Two noblemen are having a conflict. One of them is angry, and the other man can feel himself getting angry too. The second nobleman feels distressed and hurt. He describes, in detail, how - and how much - he would like to punch the first nobleman in the face. Then he describes all the times when someone made him angry and distressed and what he would like to do to them. The first nobleman listens attentively and sees how the second nobleman begins to feel better. Now the first nobleman begins to identify his own feeling of anger …

''Once upon a time, there was a man who resolved conflicts by focusing on emotions and being uncompromising.''

The notion of conflict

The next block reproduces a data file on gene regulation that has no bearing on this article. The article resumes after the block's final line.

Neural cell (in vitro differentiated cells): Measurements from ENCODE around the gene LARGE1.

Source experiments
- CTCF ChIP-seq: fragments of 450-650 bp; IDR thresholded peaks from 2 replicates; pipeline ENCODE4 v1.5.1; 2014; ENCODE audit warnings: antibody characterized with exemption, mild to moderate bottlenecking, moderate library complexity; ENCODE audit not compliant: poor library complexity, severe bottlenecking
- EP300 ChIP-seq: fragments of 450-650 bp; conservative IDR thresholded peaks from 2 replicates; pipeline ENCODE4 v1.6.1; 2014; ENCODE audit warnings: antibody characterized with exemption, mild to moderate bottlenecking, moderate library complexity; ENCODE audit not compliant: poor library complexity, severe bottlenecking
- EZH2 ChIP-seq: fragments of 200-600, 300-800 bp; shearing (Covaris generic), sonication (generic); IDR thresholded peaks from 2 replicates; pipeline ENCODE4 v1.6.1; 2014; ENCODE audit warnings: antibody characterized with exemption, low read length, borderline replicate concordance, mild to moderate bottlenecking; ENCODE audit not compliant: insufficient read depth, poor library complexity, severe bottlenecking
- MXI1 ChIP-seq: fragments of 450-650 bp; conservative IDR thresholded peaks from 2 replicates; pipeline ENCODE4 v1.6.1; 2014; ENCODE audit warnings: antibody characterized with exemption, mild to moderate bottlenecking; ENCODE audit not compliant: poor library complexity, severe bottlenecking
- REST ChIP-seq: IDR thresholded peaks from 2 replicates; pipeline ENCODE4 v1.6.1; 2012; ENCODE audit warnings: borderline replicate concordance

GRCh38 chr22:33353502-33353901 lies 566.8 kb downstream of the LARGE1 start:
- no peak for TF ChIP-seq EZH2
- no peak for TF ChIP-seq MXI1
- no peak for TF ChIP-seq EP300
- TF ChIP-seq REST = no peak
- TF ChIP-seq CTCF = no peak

A conflict triggers an emotional, physical and mental response in us. We get angry, irritated and distressed, our chest and stomach tense up, and we focus our mind on finding solutions. Paradoxically, our personal ability to contribute to a constructive solution deteriorates precisely when we need our creative and constructive capacities most. When we are in a conflict with someone, we thus have at least two problems to grapple with at once: there is the content of the conflict itself, and there are the emotional issues that emerge in each of the persons engaged in the conflict. A state bordering on obsession hampers their creativity and reduces even their interest in contributing to a constructive solution.

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